WASHINGTON -- The Republican majority in Congress has regretfully concluded that there is no alternative to calling the lawmakers back into session for what everybody had hoped to avoid: a lame-duck post-election session.
The final blow to ending the life of the 108th Congress may be pressure to complete work on recommendations made by the independent 9/11 commission. Even if the pre-election adjournment time is delayed from Oct. 4 to Oct. 11 as is now contemplated, the legislators will have no more than 20 legislative days to conclude a mass of unfinished work.
A lame-duck session could be embarrassing if Democrats win the presidency or either house of Congress on Nov. 2. That would probably guarantee trouble in passing anything, particularly the 9/11 commission reforms.
GOP AT THE WALDORF
Practical Republican politicians are not happy with the selection by the party leadership of the five-star, super-expensive Waldorf-Astoria Hotel in Manhattan as headquarters for the Republican National Convention.
Prices for rooms at the Waldorf normally range from $205 to $670 a night, with the expectation of a higher rate being imposed for the convention. Critics argue that this hotel selection exposes the GOP to charges of being the party of the rich and plays into the hands of leftist demonstrators in New York, likely to be camped outside the Waldorf's doors.
At the last national political convention held at Madison Square Garden, the Democrats used the less pretentious Hilton New York as their headquarters hotel.
Republican National Committee sources say operatives in Washington are not happy about "Unfit for Command," the book that attacks John Kerry's record as both a combatant in Vietnam and as an anti-war protester.
These critics fear the attack on the Democratic presidential candidate will backfire and be regarded by voters as dirty politics. They also are apprehensive that the examination of Kerry's Vietnam record will renew charges that George W. Bush did not fulfill his obligations as an Air National Guardsman during the Vietnam War.
Actually, the judgment among Republicans is mixed. Some grass-roots activists feel that criticism of the anti-Kerry book betrays faintness of heart within the Republican establishment. Some prominent Republicans, while keeping quiet in public, feel the book does pose serious problems for Sen. Kerry.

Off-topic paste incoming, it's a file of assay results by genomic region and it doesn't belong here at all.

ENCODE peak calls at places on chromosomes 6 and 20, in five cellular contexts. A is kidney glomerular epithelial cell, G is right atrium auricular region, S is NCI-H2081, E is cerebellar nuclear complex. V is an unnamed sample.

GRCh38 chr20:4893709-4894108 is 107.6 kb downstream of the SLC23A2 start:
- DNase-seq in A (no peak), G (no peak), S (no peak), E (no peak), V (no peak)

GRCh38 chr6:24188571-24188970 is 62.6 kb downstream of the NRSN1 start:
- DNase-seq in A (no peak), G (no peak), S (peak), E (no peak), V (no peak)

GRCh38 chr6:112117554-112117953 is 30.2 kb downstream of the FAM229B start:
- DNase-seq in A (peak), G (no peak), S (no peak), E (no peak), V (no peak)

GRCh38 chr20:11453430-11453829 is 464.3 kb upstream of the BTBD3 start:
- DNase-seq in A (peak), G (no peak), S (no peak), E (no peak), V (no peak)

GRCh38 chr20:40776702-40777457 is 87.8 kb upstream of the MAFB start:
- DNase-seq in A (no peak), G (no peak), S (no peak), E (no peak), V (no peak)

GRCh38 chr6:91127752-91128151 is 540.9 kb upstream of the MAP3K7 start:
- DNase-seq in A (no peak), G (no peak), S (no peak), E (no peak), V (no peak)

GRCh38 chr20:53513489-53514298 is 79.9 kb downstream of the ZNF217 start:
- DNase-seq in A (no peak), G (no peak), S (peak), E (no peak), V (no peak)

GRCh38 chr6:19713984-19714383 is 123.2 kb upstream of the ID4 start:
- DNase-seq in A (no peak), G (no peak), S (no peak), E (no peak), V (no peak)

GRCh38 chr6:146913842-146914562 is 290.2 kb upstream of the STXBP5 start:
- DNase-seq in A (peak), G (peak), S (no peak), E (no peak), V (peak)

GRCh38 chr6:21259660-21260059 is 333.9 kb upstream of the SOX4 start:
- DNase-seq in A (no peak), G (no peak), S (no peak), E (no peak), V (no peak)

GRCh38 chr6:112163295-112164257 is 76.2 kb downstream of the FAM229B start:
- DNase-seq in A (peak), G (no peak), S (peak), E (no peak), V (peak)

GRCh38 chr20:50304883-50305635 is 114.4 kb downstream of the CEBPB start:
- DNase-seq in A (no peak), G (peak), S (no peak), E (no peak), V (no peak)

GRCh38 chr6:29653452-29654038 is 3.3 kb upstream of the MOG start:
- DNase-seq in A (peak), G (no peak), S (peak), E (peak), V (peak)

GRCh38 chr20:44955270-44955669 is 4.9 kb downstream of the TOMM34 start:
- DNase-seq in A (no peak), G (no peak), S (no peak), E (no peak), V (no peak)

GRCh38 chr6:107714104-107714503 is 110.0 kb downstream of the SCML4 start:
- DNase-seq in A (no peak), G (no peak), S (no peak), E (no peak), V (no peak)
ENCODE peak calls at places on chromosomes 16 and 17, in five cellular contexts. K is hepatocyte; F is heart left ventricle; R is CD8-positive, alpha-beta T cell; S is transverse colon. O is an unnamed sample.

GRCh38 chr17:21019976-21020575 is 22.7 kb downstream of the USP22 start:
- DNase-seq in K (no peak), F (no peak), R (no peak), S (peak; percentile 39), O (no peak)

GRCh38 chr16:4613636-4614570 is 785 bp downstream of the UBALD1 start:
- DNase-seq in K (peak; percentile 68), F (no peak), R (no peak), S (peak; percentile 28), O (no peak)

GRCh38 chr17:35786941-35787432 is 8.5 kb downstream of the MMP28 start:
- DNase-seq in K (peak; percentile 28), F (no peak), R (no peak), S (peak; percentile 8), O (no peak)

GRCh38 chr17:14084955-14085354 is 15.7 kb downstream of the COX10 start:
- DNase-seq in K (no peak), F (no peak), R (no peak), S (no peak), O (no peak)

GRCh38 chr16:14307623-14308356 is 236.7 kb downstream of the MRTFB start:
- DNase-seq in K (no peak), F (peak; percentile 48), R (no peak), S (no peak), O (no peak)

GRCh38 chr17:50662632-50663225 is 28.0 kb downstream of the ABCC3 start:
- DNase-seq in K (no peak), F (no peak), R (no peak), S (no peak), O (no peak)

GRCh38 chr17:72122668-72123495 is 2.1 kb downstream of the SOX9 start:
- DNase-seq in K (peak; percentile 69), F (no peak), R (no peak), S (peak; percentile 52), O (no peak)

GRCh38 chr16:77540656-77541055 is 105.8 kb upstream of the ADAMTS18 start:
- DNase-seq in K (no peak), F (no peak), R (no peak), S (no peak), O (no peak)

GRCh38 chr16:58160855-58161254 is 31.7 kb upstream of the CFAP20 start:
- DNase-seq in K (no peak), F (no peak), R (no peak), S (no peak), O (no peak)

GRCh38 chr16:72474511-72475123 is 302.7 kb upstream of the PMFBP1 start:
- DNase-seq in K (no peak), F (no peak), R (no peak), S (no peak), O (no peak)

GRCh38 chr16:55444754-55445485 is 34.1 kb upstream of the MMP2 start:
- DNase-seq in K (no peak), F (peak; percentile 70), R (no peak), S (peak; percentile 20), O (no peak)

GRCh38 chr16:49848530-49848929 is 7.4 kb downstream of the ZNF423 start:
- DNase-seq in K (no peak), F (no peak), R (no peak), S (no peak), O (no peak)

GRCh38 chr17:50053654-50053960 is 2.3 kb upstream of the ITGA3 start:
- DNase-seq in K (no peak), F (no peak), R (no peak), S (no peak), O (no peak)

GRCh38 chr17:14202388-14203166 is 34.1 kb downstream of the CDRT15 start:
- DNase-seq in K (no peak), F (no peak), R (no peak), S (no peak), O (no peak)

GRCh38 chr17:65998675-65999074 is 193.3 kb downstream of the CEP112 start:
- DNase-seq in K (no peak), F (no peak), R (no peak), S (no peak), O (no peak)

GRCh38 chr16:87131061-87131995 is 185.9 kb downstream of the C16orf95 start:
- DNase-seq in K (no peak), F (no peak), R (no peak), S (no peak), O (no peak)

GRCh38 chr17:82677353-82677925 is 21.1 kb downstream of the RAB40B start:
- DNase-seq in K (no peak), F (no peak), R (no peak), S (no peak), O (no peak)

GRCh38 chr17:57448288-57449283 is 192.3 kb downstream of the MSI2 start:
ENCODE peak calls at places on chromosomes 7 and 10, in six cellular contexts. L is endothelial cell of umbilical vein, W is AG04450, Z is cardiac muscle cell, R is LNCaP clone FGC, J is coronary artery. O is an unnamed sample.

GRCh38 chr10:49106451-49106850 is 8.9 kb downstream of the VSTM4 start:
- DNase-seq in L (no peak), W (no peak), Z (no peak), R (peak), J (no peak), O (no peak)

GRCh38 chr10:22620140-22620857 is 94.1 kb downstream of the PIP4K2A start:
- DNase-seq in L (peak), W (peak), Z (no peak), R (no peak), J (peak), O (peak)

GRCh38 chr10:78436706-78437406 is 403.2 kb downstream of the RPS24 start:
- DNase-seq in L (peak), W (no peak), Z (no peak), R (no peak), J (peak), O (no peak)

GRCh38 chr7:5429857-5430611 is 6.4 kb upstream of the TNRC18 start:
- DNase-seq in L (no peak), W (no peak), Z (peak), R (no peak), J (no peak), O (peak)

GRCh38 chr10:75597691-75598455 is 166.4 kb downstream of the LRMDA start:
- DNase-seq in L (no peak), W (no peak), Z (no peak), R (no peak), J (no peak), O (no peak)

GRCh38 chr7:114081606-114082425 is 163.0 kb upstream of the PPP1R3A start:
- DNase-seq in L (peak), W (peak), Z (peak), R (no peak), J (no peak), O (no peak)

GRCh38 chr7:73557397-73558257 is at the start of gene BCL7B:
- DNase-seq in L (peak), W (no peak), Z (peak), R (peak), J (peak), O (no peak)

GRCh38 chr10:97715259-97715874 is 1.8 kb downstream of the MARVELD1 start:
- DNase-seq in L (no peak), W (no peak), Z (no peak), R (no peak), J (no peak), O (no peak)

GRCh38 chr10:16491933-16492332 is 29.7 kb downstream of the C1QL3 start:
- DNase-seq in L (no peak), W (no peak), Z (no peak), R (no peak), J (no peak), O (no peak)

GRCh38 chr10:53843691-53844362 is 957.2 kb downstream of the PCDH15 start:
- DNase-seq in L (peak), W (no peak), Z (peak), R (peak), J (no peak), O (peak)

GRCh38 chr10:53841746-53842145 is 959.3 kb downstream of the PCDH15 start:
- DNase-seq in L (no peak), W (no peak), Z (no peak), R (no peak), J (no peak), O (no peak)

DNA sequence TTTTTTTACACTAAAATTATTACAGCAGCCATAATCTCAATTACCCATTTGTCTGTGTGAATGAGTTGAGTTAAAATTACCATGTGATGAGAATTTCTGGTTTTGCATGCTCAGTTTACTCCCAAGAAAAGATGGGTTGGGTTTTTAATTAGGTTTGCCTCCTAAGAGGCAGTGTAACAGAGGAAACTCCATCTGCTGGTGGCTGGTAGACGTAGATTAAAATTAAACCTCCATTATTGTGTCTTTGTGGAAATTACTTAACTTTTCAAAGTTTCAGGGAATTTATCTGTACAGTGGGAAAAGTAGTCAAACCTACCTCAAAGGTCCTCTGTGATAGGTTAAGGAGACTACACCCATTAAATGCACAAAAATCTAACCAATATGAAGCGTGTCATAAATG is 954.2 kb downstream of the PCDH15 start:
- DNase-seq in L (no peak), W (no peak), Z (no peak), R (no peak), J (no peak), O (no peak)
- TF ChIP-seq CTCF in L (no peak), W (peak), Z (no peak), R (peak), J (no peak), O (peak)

Senior operatives in the Bush-Cheney campaign did not get any alert that President Bush last Tuesday would hoist a trial balloon for a national sales tax.
In response to a question about such a tax, Bush said at a campaign event in Niceville, Fla.: "It's the kind of interesting idea that we ought to explore seriously." The campaign game plan had been for the president to refrain from making new proposals during the vacation month of August and instead wait until the Republican convention in New York beginning Aug. 30.
Bush-Cheney campaign surrogates were recently advised that the president will soon start boosting Social Security reform by creating personal accounts without him getting too specific. Nothing was said to the surrogates about tax reform, however.
WINS ON THE RIGHT
The conservative Club for Growth this summer in Oklahoma and Kansas scored some of its biggest victories in its five-year history, and may record another Tuesday in North Carolina.
In North Carolina, the Club backs State Rep. Patrick McHenry, a strong anti-tax conservative, against Sheriff David Huffman, plagued by charges of corruption, in a heavily Republican congressional district's runoff.
The organization this summer was behind the nomination for the Senate in Oklahoma of anti-tax former Rep. Tom Coburn, running against the Republican establishment. Coburn has taken a double-digit lead in the polls against Democratic Rep. Brad Carson. In Kansas, the Club was also a big player in the ousting of pro-tax Republican legislative leaders, including State Rep. Bill Kassebaum (son of former U.S. Sen. Nancy Kassebaum and grandson of the late former Gov. Alf Landon).
15 Excerpts That Show How Radical, Weird And Out of Touch College Campuses Have Become | John Hawkins